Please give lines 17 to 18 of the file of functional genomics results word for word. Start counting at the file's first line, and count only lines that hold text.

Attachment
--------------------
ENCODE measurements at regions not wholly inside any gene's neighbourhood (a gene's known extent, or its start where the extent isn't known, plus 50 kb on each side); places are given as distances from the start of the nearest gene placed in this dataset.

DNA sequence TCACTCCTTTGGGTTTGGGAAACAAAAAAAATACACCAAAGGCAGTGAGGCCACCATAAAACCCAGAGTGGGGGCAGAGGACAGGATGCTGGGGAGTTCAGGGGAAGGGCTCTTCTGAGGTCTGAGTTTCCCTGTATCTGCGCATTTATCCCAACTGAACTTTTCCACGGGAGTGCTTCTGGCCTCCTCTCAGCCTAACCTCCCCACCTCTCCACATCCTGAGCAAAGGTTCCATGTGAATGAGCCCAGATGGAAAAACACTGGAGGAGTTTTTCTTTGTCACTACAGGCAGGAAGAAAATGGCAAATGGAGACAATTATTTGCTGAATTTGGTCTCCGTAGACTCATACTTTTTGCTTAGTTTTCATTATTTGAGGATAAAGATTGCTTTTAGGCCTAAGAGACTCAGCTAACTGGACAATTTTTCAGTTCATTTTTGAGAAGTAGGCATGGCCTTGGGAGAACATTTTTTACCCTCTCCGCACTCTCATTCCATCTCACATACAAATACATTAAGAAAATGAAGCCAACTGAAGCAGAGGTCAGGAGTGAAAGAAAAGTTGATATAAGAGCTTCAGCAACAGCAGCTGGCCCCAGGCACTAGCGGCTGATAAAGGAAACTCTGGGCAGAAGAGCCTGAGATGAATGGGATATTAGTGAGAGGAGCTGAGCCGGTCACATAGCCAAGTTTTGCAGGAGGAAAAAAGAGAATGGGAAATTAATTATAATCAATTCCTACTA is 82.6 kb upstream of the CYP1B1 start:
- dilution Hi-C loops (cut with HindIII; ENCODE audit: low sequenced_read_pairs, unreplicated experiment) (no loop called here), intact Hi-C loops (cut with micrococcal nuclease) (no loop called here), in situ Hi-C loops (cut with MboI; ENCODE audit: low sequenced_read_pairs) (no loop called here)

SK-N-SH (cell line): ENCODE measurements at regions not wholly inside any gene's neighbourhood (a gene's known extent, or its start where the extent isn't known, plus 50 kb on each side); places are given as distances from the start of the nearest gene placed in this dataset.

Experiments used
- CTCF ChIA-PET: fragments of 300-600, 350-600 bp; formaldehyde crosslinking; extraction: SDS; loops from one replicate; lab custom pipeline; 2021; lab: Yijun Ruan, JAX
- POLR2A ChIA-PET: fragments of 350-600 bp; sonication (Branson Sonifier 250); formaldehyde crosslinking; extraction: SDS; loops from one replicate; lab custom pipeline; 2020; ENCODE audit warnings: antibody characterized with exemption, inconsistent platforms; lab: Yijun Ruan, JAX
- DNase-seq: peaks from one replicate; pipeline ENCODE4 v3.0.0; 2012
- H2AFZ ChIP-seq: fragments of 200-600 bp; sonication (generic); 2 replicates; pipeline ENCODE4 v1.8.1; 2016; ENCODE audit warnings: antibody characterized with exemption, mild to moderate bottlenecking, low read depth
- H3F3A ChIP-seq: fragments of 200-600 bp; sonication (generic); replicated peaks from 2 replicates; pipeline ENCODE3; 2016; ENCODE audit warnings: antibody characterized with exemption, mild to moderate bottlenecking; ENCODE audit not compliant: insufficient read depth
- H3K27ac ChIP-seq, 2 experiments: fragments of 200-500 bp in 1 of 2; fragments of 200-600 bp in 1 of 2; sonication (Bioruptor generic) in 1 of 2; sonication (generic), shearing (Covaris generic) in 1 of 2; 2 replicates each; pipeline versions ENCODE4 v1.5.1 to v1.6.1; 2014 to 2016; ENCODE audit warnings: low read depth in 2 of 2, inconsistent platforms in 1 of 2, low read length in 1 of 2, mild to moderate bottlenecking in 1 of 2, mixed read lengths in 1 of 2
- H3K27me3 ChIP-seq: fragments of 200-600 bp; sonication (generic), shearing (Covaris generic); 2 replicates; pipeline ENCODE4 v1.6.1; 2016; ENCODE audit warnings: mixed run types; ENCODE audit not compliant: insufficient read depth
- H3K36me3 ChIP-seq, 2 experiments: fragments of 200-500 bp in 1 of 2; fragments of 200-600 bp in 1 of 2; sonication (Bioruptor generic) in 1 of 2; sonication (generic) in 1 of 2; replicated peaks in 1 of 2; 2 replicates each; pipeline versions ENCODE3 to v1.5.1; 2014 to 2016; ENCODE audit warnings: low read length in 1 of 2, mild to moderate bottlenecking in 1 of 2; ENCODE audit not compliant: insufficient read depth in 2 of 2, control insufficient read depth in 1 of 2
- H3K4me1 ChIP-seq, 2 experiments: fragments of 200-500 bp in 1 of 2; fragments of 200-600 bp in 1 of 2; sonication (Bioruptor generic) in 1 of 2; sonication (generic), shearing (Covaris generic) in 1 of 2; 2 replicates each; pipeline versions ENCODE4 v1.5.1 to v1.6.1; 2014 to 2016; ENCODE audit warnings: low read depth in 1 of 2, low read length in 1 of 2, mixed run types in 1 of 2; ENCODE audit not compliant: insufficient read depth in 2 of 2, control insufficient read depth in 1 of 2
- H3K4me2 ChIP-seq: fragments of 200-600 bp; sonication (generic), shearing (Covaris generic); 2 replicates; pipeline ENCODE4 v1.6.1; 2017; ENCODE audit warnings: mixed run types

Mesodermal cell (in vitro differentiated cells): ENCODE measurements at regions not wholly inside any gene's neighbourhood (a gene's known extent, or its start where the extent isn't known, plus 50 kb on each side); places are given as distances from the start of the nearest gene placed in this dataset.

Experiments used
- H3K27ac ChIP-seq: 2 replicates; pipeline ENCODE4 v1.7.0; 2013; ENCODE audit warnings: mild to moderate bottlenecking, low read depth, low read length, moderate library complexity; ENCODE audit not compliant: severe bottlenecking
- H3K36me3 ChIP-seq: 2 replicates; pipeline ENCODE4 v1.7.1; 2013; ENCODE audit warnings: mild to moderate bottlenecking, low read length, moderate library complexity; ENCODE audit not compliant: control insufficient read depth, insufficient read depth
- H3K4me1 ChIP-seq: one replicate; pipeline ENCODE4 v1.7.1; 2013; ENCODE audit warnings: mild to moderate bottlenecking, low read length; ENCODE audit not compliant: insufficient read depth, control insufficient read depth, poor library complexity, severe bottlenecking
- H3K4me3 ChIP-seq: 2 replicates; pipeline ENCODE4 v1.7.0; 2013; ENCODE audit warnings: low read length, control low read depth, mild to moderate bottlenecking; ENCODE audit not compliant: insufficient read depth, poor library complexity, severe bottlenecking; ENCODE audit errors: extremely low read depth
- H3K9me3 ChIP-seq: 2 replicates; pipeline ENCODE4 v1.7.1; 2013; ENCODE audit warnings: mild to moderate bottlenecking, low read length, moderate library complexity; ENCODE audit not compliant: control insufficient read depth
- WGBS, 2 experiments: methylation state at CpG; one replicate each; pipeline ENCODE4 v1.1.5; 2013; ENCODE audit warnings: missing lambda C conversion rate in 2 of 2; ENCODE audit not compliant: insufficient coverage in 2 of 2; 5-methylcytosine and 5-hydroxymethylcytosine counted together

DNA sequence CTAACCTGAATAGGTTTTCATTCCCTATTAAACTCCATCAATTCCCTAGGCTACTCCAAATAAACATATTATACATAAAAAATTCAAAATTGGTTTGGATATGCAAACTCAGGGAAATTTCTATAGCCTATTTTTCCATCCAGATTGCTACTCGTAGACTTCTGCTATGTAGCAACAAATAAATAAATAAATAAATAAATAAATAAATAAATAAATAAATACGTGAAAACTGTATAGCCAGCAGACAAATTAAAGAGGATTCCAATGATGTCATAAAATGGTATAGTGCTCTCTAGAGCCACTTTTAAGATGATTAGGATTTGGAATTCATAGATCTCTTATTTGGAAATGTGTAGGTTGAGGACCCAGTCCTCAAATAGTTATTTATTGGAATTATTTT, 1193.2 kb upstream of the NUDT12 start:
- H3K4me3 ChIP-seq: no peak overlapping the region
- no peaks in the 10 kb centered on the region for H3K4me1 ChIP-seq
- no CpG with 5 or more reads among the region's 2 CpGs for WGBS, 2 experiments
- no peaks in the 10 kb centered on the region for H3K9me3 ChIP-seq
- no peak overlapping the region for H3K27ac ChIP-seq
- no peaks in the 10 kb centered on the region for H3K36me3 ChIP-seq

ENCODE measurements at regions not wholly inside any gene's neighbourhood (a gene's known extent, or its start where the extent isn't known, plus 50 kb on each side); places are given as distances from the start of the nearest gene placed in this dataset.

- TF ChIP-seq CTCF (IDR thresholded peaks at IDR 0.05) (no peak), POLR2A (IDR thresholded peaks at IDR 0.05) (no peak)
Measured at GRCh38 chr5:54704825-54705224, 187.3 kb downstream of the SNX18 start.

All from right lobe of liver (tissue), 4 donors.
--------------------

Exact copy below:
Experiments used
- H3K27ac ChIP-seq: 2 replicates; pipeline ENCODE4 v1.7.0; 2013; ENCODE audit warnings: mild to moderate bottlenecking, low read depth, low read length, moderate library complexity; ENCODE audit not compliant: severe bottlenecking